Top Tech News – by Jennifer LeClaire
Telecom giant Comcast was hacked but it refuses to take the blame. The company is being forced to reset passwords for about 200,000 customers after revelations that account information was leaked and put up for sale on the black market.
Over the weekend, the Dark Web marketplace offered up a list of 590,000 Comcast e-mail addresses and passwords. Also known as the Deep Web, the Dark Web is a slew of sites that run on darknets that require specific software or special access to reach. Hackers often use the Dark Web to sell information obtained illegally.
The seller ponied up a list of over 100 accounts as proof it had the Comcast customer goods. The sale price was $300 for 100,000 accounts. The real bargain was $1,000 for all 590,000 accounts. According to news reports, only about 200,000 of the accounts were actually active.
Comcast Denies Responsibility
In published statements, Comcast insisted its databases and apps were not hacked. The company, instead, pointed its finger back at its customers, claiming they may have compromised themselves by visiting sites hosting malware or were otherwise tricked into revealing their passwords.
“We’re taking this seriously and we’re working to get this fixed for those customers who may have been impacted,” a Comcast spokesperson said in a statement. “But the vast majority of information out there was invalid.”
However, Comcast said because it was not hacked, it will not offer free credit monitoring to individuals affected in the incident, according to reports.
The Social Economy
We caught up with Tim Erlin, director of IT security and risk strategy at advanced threat detection firm Tripwire, to get his thoughts on the event. Unfortunately for Comcast, proving a negative is always a tough position, he told us.
“Comcast may not have any indication or evidence that these account details came from a compromise, but their customers’ details are up for sale and their name is in the headlines,” Erlin said. “Customers are increasingly part of the supply chain for the social economy. It’s in most organization’s best interest to protect their customers, even from themselves. You may not be responsible for their mobile device or laptop, but if data that’s valuable to your organization flows across it, you should have a vested interest in the security of that device.”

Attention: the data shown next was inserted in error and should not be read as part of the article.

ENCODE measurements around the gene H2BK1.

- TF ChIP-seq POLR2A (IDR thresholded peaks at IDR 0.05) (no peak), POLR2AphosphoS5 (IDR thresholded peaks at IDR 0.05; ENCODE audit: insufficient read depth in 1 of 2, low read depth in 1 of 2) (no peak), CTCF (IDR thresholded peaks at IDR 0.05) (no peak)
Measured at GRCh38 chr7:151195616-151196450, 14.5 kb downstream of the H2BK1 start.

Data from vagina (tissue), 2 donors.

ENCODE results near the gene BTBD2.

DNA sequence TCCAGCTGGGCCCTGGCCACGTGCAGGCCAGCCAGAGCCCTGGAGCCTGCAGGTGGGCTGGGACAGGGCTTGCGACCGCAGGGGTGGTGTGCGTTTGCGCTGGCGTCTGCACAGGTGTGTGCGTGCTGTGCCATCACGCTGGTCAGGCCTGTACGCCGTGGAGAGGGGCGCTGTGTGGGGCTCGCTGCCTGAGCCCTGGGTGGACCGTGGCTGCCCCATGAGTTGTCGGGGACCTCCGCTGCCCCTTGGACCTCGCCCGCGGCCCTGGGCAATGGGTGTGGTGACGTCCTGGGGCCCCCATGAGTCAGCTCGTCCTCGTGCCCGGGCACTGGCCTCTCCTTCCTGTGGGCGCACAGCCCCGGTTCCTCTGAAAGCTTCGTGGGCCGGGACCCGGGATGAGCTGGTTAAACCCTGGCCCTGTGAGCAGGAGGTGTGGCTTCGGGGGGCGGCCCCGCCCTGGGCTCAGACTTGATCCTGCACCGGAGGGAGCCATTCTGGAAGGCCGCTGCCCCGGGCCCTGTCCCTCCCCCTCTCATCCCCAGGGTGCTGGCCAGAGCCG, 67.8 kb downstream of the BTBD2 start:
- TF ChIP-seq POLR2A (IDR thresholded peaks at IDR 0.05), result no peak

Comcast may be trying to throw water on a fire, given that in September the cable operator agreed to pay $33 million to settle up with California authorities after a privacy beach. That breach was smaller in scope but more potent in consequences — the names, phone numbers and addresses of 75,000 people were leaked between 2010 and 2012.
As part of the settlement, Comcast is required to shell out $25 million in penalties and investigative costs to the California Department of Justice and the California Public Utilities Commission. Comcast will also pay about $8 million in additional restitution to customers whose numbers were disclosed without permission.
“Publishing personal information that should have been unlisted is unlawful and a troubling breach of privacy,” said California Attorney General Kamala Harris in a statement. “This settlement provides meaningful relief to victims, brings greater transparency to Comcast’s privacy practices and sends a message that violations of consumers’ privacy will result in significant penalties.”